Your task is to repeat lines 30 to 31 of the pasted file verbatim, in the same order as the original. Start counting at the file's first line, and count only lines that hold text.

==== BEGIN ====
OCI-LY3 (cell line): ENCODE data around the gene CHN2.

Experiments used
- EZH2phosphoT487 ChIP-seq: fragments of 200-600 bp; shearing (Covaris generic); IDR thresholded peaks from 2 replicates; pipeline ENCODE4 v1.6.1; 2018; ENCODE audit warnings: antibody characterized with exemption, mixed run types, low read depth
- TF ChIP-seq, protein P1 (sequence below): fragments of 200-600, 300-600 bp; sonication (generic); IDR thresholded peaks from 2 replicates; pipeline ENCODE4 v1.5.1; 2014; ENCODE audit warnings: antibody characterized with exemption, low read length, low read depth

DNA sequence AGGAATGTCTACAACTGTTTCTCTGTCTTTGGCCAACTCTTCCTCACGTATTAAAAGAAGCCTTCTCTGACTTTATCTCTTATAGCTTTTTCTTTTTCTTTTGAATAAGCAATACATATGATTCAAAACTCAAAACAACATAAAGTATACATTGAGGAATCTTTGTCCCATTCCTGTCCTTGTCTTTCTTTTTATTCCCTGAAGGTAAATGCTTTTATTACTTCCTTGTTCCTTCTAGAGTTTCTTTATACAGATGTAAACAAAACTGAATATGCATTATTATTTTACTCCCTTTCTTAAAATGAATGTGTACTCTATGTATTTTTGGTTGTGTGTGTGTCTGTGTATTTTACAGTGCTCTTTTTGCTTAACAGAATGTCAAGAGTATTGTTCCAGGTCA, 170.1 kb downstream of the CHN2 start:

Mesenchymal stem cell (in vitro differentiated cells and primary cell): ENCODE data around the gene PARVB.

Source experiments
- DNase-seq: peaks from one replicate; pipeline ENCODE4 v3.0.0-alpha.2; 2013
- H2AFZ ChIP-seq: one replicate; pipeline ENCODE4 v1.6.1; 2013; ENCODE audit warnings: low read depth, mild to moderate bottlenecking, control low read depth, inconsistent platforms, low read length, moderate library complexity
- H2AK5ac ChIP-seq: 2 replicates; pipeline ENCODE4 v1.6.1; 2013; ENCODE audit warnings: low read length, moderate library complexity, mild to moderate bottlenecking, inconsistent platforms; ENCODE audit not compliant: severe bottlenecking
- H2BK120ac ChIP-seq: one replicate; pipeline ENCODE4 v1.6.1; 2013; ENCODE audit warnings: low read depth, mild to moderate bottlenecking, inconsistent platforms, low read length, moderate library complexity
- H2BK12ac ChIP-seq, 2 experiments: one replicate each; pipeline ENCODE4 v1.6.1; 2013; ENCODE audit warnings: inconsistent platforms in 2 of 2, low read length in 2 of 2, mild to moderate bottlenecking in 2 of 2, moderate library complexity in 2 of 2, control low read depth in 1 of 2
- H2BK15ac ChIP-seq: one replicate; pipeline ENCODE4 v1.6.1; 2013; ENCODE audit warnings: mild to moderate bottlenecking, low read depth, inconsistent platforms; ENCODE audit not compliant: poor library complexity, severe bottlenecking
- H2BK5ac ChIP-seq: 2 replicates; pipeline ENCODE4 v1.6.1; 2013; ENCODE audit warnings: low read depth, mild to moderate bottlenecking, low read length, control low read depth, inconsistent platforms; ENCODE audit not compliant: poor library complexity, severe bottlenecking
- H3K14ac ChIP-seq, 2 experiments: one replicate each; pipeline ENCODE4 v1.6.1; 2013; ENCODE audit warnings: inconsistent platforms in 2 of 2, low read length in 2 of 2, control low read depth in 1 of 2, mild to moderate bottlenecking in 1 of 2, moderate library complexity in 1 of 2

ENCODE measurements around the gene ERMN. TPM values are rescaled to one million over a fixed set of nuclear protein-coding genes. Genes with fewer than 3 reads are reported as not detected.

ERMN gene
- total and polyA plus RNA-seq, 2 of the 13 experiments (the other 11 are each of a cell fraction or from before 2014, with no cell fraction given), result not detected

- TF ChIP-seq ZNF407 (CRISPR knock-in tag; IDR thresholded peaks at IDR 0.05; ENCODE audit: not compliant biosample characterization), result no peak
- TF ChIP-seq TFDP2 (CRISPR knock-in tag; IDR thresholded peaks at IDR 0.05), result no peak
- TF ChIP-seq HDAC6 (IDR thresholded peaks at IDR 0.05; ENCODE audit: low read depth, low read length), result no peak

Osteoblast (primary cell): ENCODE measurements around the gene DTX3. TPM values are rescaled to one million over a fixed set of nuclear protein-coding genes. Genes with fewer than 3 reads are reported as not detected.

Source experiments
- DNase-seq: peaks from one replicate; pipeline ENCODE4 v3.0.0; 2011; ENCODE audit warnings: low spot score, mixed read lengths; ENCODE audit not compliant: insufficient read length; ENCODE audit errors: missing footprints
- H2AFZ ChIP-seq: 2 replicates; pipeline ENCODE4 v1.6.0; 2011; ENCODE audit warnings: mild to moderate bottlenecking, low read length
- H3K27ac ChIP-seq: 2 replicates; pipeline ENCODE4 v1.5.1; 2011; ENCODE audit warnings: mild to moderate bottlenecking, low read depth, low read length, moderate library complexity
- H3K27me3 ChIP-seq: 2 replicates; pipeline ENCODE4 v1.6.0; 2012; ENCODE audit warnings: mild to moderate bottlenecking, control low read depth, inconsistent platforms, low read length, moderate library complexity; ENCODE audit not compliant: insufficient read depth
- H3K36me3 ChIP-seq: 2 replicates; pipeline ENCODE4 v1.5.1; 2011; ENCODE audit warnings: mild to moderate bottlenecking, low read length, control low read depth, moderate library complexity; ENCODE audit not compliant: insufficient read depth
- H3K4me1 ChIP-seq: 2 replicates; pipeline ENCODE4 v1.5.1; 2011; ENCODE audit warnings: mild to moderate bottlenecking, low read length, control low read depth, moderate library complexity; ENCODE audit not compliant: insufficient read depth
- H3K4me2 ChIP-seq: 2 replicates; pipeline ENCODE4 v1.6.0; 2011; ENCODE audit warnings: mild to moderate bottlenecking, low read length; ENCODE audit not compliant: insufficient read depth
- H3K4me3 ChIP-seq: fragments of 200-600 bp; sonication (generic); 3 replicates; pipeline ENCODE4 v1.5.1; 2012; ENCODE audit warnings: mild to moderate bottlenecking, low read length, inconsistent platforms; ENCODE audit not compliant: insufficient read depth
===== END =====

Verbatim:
- H3K4me2 ChIP-seq: 2 replicates; pipeline ENCODE4 v1.6.0; 2011; ENCODE audit warnings: mild to moderate bottlenecking, low read length; ENCODE audit not compliant: insufficient read depth
- H3K4me3 ChIP-seq: fragments of 200-600 bp; sonication (generic); 3 replicates; pipeline ENCODE4 v1.5.1; 2012; ENCODE audit warnings: mild to moderate bottlenecking, low read length, inconsistent platforms; ENCODE audit not compliant: insufficient read depth